“As they walked down the corridor the peppy Latin music started up again, and grew louder as they walked. They passed a door labelled “Men” and from around the next corner Ramesh saw a man in a black dress and low-crowned, broad brimmed hat approaching, as he got closer Ramesh saw the simple wooden cross on the twine around his neck, and the notched collar on whatever the dress-type garment was called – some sort of clerical outfit.
“Hello, Your Holiness,” giggled the Canadian.
“Hello Rufus, Heathen. I’ll pray for you both. Better get to your boy, he’s crying like the sissy bitch he is.”
“Thank God they’re not getting deployed together. But don’t say anything.”
Ramesh followed Rufus down a series of turns, they passed a few more people.
Finally, they reached the source of the peppy Latin music, a door standing slightly ajar from which the unmistakable aroma of marijuana smoke wafted. Rufus grabbed the edge of the door to steady it while he knocked.
“Hey, Mario. It’s me and Doc B.” The music stopped.
“Come in, guys.”
Mario was completely not what Ramesh expected, a shortish anglo guy dressed like one of the stockroom guys from Mr. Selfridge. There was another guy in the room, too. A tall, thin guy dressed as a medieval european peasant.
The room was very sparely furnished, like a dorm room at an agricultural college. There were two twin beds, each on its own side of the room, but deep wear marks in the linoleum told another story, one in which the beds were pushed together regularly. There was also a large wheeled plastic bin full of personal items, thrown in haphazardly; Pope Benedict glared out at Rami from behind the glass of a framed picture at the top of the heap. The only items remaining around the room were the furniture and two suitcases, one on each bed.
“Scruffy here actually does get to be a herdsman. Somebody has a sense of humor. Look at you, Doc. Nice suit. Is that a badge?”
“I,” said Rami proudly, “am going to be Preet Bharara’s chief henchman.” He didn’t know why he had used the word “henchman.” United States Attorneys didn’t have henchmen, comic book villains had henchmen. But it seemed to have done the trick.
“Whoa, hologram theory confirmed,” snickered Mario. “Anyone want to toke up?”
“No, but I have something for you from Godwin,” said Ramesh extending the bag.
“Schweet,” said Mario, crossing himself as he took the weed from Ramesh.
““Good thing Axl isn’t here,” observed Scruffy, rolling his eyes at the suitcase on the other bed.
“We ran into him down by the Men’s room, eh.”
“Miss Thing has been in a mood all morning,” said Mario. “You’d think that she’d be happy getting to dress as a priest and mumble over wafers, but noooo. Socons, there is just no pleasing them.”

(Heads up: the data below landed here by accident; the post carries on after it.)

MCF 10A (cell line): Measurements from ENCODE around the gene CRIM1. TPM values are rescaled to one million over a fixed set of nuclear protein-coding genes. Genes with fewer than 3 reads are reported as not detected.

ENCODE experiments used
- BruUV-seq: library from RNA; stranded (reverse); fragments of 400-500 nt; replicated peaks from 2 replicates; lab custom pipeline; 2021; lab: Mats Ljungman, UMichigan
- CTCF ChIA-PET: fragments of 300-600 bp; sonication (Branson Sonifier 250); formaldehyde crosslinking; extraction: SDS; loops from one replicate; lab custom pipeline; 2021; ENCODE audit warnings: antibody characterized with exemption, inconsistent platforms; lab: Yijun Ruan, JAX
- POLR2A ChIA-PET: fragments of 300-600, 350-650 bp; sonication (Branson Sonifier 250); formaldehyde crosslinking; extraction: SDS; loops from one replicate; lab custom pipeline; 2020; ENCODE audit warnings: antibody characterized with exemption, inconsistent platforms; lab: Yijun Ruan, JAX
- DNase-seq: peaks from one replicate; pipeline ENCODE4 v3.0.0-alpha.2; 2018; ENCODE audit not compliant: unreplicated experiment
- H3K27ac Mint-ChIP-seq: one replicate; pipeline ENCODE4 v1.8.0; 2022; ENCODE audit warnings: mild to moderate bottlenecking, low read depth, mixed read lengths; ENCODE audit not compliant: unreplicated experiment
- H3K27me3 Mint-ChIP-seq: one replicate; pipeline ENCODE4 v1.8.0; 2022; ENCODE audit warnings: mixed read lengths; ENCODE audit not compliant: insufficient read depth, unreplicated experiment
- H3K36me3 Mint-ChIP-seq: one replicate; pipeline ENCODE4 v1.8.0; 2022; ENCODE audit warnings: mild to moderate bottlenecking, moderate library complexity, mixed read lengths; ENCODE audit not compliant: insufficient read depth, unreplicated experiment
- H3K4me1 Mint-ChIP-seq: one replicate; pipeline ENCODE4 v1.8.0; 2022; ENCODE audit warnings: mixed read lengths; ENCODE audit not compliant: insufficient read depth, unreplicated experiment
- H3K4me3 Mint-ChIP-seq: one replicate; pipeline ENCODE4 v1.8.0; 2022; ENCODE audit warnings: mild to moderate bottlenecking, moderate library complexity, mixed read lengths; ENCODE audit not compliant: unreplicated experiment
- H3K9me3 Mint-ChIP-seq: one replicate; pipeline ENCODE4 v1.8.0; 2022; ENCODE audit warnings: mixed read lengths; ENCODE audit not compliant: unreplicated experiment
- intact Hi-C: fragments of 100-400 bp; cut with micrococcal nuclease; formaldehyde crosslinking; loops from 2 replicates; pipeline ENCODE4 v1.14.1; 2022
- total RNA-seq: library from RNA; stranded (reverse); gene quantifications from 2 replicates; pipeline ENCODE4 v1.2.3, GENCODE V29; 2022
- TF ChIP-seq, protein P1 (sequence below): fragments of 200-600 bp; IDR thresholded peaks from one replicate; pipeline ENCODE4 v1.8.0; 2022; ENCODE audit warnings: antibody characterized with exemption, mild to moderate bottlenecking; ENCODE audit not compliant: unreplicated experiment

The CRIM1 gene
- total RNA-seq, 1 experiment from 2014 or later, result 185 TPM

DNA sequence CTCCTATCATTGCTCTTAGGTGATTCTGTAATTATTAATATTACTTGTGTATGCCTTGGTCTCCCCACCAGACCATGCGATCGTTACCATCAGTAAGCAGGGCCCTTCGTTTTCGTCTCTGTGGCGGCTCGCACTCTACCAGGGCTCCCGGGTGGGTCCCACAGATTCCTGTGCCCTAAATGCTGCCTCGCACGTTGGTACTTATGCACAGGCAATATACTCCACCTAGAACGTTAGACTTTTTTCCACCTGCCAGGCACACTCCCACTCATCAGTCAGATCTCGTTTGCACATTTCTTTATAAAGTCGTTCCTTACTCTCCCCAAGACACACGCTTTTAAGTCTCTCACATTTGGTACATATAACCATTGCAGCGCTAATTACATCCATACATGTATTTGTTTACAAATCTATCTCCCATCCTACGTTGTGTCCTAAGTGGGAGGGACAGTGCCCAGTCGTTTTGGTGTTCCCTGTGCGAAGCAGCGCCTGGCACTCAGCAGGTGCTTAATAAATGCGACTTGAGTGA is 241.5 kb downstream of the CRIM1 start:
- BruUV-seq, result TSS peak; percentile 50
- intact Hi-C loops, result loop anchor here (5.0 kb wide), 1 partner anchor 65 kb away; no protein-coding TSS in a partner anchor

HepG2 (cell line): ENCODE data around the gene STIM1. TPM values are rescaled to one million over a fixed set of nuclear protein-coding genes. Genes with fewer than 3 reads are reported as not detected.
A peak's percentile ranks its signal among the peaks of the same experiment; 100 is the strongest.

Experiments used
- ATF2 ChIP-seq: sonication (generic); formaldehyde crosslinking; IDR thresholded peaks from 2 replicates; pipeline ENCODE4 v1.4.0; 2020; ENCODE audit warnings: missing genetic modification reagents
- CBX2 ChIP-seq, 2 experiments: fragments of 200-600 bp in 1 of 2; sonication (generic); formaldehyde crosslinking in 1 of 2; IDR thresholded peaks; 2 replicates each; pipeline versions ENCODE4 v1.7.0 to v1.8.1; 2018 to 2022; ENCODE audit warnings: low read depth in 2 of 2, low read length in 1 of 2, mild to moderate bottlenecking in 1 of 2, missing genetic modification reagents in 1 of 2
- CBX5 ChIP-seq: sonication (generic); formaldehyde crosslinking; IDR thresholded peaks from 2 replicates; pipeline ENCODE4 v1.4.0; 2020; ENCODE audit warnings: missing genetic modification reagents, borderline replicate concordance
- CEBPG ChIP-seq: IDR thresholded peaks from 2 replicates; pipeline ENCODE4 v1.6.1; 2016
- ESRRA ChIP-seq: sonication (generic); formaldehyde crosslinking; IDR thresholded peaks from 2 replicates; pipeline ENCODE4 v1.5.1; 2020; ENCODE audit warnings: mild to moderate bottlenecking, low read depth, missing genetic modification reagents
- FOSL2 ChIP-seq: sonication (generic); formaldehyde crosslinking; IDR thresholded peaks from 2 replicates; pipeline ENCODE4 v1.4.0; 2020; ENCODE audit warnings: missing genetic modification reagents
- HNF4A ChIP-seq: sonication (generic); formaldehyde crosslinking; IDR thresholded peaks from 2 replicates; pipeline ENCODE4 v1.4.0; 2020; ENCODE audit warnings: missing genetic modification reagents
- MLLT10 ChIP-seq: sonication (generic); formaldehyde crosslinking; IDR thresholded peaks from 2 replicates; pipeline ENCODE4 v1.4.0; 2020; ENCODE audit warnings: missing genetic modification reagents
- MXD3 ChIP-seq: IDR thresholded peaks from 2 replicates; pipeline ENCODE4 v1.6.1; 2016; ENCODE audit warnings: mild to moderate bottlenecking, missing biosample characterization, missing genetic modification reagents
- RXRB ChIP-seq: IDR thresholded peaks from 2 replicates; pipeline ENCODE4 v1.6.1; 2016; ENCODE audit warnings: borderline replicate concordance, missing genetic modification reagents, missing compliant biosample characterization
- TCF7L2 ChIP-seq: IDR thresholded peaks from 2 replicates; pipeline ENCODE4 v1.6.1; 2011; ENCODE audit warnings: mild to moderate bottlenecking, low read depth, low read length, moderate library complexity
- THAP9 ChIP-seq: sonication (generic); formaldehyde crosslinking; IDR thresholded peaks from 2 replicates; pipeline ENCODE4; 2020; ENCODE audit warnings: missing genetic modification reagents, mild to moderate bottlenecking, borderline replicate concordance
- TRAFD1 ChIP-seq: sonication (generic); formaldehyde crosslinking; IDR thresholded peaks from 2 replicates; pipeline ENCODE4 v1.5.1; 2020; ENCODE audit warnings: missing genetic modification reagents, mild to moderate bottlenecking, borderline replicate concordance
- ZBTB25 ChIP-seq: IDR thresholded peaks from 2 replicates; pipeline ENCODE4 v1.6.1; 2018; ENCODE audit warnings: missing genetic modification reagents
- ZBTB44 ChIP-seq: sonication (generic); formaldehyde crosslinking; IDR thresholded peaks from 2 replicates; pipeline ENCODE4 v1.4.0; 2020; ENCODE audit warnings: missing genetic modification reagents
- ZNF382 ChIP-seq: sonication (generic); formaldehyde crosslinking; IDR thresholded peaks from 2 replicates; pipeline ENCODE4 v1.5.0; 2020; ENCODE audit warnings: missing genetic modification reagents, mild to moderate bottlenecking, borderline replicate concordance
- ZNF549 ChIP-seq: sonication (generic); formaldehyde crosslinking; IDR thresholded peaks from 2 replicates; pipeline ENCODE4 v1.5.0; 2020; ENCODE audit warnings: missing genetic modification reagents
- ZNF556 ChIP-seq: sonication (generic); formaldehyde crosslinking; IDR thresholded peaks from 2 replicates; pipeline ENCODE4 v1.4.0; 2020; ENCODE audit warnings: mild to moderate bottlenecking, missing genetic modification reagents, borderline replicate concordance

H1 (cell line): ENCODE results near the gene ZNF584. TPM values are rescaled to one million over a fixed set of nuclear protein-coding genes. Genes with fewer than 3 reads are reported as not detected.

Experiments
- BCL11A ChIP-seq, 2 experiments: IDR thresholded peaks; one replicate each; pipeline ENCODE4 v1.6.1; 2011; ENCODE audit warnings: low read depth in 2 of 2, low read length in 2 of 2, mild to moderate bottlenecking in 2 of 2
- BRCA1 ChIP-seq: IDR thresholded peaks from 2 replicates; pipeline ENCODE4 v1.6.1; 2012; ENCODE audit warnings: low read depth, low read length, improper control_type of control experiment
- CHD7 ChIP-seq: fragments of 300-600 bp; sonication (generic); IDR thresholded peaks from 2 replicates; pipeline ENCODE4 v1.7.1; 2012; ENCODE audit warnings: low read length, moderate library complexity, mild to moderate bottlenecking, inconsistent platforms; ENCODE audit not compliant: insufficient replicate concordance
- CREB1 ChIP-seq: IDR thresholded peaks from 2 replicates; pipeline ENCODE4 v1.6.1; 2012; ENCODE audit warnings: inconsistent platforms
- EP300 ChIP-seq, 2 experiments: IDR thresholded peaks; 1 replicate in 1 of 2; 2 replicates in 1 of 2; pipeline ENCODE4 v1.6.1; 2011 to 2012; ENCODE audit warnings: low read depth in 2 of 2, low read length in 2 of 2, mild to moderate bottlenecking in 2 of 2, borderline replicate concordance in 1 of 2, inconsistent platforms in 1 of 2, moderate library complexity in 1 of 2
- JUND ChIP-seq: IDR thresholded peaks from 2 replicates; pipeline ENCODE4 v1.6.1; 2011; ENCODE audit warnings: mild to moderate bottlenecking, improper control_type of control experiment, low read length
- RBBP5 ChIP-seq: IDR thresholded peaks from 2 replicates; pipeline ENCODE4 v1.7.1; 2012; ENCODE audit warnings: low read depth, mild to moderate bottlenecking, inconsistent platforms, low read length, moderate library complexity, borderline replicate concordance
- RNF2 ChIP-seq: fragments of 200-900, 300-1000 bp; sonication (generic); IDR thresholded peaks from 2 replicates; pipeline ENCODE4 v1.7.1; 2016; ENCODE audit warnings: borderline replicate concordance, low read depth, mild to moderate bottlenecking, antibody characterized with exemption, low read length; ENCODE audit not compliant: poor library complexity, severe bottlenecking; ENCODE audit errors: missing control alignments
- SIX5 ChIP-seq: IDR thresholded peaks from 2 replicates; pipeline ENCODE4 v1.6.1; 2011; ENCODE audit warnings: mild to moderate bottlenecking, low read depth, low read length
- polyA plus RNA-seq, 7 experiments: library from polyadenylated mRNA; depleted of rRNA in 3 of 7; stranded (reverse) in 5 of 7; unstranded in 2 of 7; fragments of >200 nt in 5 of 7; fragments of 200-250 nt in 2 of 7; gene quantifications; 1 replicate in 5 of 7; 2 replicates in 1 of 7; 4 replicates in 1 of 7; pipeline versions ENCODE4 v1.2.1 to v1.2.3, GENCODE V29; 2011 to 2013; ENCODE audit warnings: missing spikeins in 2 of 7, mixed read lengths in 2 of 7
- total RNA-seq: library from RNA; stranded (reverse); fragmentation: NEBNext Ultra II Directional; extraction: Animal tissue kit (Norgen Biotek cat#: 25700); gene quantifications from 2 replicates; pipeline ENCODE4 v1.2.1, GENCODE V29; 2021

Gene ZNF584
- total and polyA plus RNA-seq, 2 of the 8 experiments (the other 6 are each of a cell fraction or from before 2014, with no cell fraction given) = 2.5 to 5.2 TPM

Mario opened his suitcase and transferred the weed to a Prince Albert tobacco can which he then returned to the suitcase and passed the empty bag to Scruffy who chucked it into the bin.
“But I’m glad you’re all here,” said Mario choking up. “We may never see each other again. You and Chip,” he said looking at Scruffy, “were the best pledges ever. Remember how you hurled when we told you two what your pledge prank was going to be? I knew right then that it was going to be a special, special night.”
“‘Sneak into the offices of Daily Femsplaining and steal the tampon disposal box from the women’s restroom in your underwear,’” Scruffy recited blankly, then trembled and turned pale.
“Nobody believed Rami when he told us what he needed them for, or that it would work, said Mario. “But the prank was epic, regardless. Speaking of the Paw, no hard feelings about the sack tap, yo.”
The suit coat pocket into which Ramesh had dropped the purse twitched and a small furry hand emerged to flash a peace sign.
“Christ, was Marcotte was pissed. She couldn’t prove it, but she knew,” said Rufus. “And damn did the Paw stink while you were marinating it.”
Scruffy hucked and grabbed for the wastebasket.
Mario took a small photo album from behind the suitcase. “This is the one contraband item I wish I could take with me.” The album flopped open. “Look, there’s the boys with me and Monégasque.”
Mario showed a picture of Scruffy and a shorter guy kneeling in their underwear holding up a shiny metal box and pinching their noses, with Mario and a tall guy standing behind them grinning drunkenly at the camera and pointing at the box.
“May I see it,” asked Ramesh.
Mario passed over the album which flopped closed in transit. As Ramesh flipped through the album he saw a number of pictures of himself, but in places and with people he didn’t know. On the last page there was a photo from the production number with himelf in the Gujarati shaman’s outfit with all the swastikas; that costume had cheesed off his boss more than the taunting lyrics or the mooning. He examined the picture closely. It did not appear to have been doctored. He wished he could sneak the picture back to the courthouse to have the techs examine it for tells that it had been ‘shopped.
But the the shaman in the video he saw had been someone else, the same person as the guy in the lobby pushing the cleaning cart, but it was as if that person never existed here. He looked up from the album to see Rufus smirking at him.
“You’ve always been here, Rami.”
“Okay, guys. Let’s do this.” Mario took the photo album from Rami and threw it in the bin. He then stood up, grabbed his suitcase and headed for the door.